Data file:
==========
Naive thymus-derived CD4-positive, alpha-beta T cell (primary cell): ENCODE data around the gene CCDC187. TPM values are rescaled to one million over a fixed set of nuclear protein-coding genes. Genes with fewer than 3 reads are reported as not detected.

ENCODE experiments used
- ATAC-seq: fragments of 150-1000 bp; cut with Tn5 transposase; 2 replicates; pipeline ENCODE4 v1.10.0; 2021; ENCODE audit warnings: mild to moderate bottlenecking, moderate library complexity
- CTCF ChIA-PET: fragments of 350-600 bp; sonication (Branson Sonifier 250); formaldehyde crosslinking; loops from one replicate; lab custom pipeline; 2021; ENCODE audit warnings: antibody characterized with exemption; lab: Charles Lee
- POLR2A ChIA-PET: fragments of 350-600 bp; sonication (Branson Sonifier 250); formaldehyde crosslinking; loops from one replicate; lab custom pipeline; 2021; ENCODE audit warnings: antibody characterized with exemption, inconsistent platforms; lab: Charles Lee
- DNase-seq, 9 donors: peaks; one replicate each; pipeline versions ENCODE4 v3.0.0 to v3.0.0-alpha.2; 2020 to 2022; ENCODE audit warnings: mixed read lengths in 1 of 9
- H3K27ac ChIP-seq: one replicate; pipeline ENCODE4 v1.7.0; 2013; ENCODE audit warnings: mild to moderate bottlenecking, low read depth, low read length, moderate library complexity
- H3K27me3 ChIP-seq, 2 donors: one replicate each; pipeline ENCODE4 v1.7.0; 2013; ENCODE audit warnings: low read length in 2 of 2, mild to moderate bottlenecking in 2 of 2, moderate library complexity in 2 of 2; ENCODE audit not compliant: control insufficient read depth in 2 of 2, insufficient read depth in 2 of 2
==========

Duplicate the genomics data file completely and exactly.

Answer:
Naive thymus-derived CD4-positive, alpha-beta T cell (primary cell): ENCODE data around the gene CCDC187. TPM values are rescaled to one million over a fixed set of nuclear protein-coding genes. Genes with fewer than 3 reads are reported as not detected.

ENCODE experiments used
- ATAC-seq: fragments of 150-1000 bp; cut with Tn5 transposase; 2 replicates; pipeline ENCODE4 v1.10.0; 2021; ENCODE audit warnings: mild to moderate bottlenecking, moderate library complexity
- CTCF ChIA-PET: fragments of 350-600 bp; sonication (Branson Sonifier 250); formaldehyde crosslinking; loops from one replicate; lab custom pipeline; 2021; ENCODE audit warnings: antibody characterized with exemption; lab: Charles Lee
- POLR2A ChIA-PET: fragments of 350-600 bp; sonication (Branson Sonifier 250); formaldehyde crosslinking; loops from one replicate; lab custom pipeline; 2021; ENCODE audit warnings: antibody characterized with exemption, inconsistent platforms; lab: Charles Lee
- DNase-seq, 9 donors: peaks; one replicate each; pipeline versions ENCODE4 v3.0.0 to v3.0.0-alpha.2; 2020 to 2022; ENCODE audit warnings: mixed read lengths in 1 of 9
- H3K27ac ChIP-seq: one replicate; pipeline ENCODE4 v1.7.0; 2013; ENCODE audit warnings: mild to moderate bottlenecking, low read depth, low read length, moderate library complexity
- H3K27me3 ChIP-seq, 2 donors: one replicate each; pipeline ENCODE4 v1.7.0; 2013; ENCODE audit warnings: low read length in 2 of 2, mild to moderate bottlenecking in 2 of 2, moderate library complexity in 2 of 2; ENCODE audit not compliant: control insufficient read depth in 2 of 2, insufficient read depth in 2 of 2